It consists of the following formula:

\$λ_p = λ_b · π_L ·π_C ·π_{CYC} ·π_F ·π_Q ·π_E \$ = Failures/\$10^6\$ hours.

MTBF = \$10^6/λ_p\$ hrs

Whereas:

\$λ_b\$ = Base Failure Rate (temperature factor)
\$π_L\$ = Load stress factor (load level and type)
\$π_C\$ = Contact form factor (DPST, DPDT etc)
\$π_{CYC}\$ = Cycling factor (cycle rate)
\$π_F\$ = Application and construction factor (general relay load rating and armature type)
\$π_Q\$ = Quality factor (mil-spec qualification level vs. non mil)
\$π_E\$ = Environment factor (environment in which the relay is being used)

Below is an OMRON life expectancy on relay contacts that shows the effects of inductive loads. Mechanical Ratings in million operations are no load ratings. enter image description here Ref MTBF Telednye
Crydon

When inductive Arcs cause contact temp rise, MTBF drops quickly. This is why Tungsten start surge , inductive stop surge and DC inductive has the lowest rating life. Resistive loads have no stored energy to dump unless tungsten lamps , which have 10x peak cold surge curernts.

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    \$\begingroup\$ never been called Sir Tony... but my wife calls me BabyJan \$\endgroup\$ – Tony Stewart Sunnyskyguy EE75 Jan 30 '18 at 3:56
  • \$\begingroup\$ hahaha! xD ok, thanks BabyJan :D more power to you and take care. \$\endgroup\$ – Mheruian Jan 30 '18 at 5:43
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As you suspect the mechanical durability is how many cycles the thing will mechanically move before something internal will wear out, be that the spring or the hinge points.

The electrical durability is how many cycles the relay can operate at the rated voltage and switching current before the contacts will wear out.

The reason for the difference is that contactors and relays can be operated with additional switch gear such that the relay is switched with no current flowing. If you are using it that way, the mechanical durability is the relevant number.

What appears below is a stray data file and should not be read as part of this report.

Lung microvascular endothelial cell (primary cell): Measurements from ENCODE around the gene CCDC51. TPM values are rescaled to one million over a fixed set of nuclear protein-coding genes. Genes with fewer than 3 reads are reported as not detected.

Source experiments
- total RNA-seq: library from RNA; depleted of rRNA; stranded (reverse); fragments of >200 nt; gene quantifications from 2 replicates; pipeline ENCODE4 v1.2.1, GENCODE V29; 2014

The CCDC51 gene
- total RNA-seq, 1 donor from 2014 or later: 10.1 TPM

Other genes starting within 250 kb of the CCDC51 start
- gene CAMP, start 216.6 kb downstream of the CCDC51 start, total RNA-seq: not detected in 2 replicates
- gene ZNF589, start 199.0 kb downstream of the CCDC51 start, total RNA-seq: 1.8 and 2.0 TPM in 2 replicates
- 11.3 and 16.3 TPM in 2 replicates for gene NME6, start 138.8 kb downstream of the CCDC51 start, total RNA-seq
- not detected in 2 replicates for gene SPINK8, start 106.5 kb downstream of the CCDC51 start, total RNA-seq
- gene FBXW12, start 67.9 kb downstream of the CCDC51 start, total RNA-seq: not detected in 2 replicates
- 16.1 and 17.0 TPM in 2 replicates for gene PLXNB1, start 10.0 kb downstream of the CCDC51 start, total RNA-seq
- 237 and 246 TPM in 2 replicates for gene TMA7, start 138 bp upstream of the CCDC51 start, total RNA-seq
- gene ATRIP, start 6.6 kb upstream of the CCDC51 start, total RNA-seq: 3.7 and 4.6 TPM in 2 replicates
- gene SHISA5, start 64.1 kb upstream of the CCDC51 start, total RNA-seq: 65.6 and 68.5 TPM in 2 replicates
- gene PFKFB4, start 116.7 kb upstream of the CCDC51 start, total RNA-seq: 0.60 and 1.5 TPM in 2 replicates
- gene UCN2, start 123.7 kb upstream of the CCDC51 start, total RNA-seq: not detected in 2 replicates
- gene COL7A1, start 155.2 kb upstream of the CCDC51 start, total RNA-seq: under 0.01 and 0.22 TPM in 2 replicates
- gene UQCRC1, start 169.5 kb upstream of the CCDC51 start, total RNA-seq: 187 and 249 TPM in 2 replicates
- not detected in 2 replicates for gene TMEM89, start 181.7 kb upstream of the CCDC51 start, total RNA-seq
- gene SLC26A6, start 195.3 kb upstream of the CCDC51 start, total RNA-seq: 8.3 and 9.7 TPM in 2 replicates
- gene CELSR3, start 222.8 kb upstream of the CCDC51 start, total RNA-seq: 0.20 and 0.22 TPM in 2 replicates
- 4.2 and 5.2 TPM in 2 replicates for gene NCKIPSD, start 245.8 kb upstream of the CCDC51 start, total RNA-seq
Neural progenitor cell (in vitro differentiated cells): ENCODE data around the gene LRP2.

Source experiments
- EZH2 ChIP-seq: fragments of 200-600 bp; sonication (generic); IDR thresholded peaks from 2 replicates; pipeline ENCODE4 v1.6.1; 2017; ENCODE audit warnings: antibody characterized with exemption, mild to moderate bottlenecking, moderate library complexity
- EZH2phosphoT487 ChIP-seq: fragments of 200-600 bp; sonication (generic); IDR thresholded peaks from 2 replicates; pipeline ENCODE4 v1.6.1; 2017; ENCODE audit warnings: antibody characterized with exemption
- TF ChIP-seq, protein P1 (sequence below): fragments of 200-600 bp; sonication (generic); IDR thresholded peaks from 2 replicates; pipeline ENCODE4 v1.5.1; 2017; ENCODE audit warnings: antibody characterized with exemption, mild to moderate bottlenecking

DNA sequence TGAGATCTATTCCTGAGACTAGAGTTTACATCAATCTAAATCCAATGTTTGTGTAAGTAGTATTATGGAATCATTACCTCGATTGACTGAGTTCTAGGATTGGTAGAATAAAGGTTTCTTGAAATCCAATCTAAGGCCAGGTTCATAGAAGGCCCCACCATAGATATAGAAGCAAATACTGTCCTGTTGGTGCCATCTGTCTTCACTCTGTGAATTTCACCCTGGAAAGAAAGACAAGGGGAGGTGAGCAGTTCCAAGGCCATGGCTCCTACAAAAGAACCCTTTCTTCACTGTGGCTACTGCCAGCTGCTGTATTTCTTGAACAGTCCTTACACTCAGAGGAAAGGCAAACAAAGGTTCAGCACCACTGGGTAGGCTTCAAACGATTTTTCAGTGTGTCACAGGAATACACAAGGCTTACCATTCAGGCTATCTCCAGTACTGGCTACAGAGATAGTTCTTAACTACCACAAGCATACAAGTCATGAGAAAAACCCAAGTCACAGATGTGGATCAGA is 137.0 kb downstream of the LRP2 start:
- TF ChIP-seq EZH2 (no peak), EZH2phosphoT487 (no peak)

If you are using the relay at a lower than rated voltage and or current the life expectancy will be somewhere between those numbers.

The coil side is not usually rated for durability. If operated within the rated values, the coil, having no moving parts or switching contacts, has a life that normally far exceeds the other two numbers.

Note the values quoted are usually mean time to failure. Some units will fail earlier and some will last longer.

EDIT re question extension. The HP rating is for the motor it is switching, however, the current that will be switched is significantly higher than the steady state HP value in order for the motor to start.

The coil numbers indicate that the AC coil version will mechanically wear faster than the DC coil. This is due to the increased vibrations in the mechanical parts due to the AC magnetic field. It still is not the coil that is wearing out though.

Your latter idea MAY work to extend the life of the relay if you routinely cycle the contacts as part of preventative maintenance, but once one set burns out there will likely be debris left inside the relay that can cause additional failures.

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    \$\begingroup\$ Hi Si Trevor, :D thanks a lot. That did clarify my confusions. Also i would like to ask another in related to this one also but i guess you'll get the gist of it much better if I added that question w/ this one. Going to edit my question :) \$\endgroup\$ – Mheruian Jan 30 '18 at 2:51
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    \$\begingroup\$ @Mheruian see updated answer. \$\endgroup\$ – Trevor_G Jan 30 '18 at 3:16
  • \$\begingroup\$ Putting the contacts in parallel will reduce the steady state current each is subjected to and should improve the life as per the chart below. \$\endgroup\$ – George White Sep 21 '18 at 23:45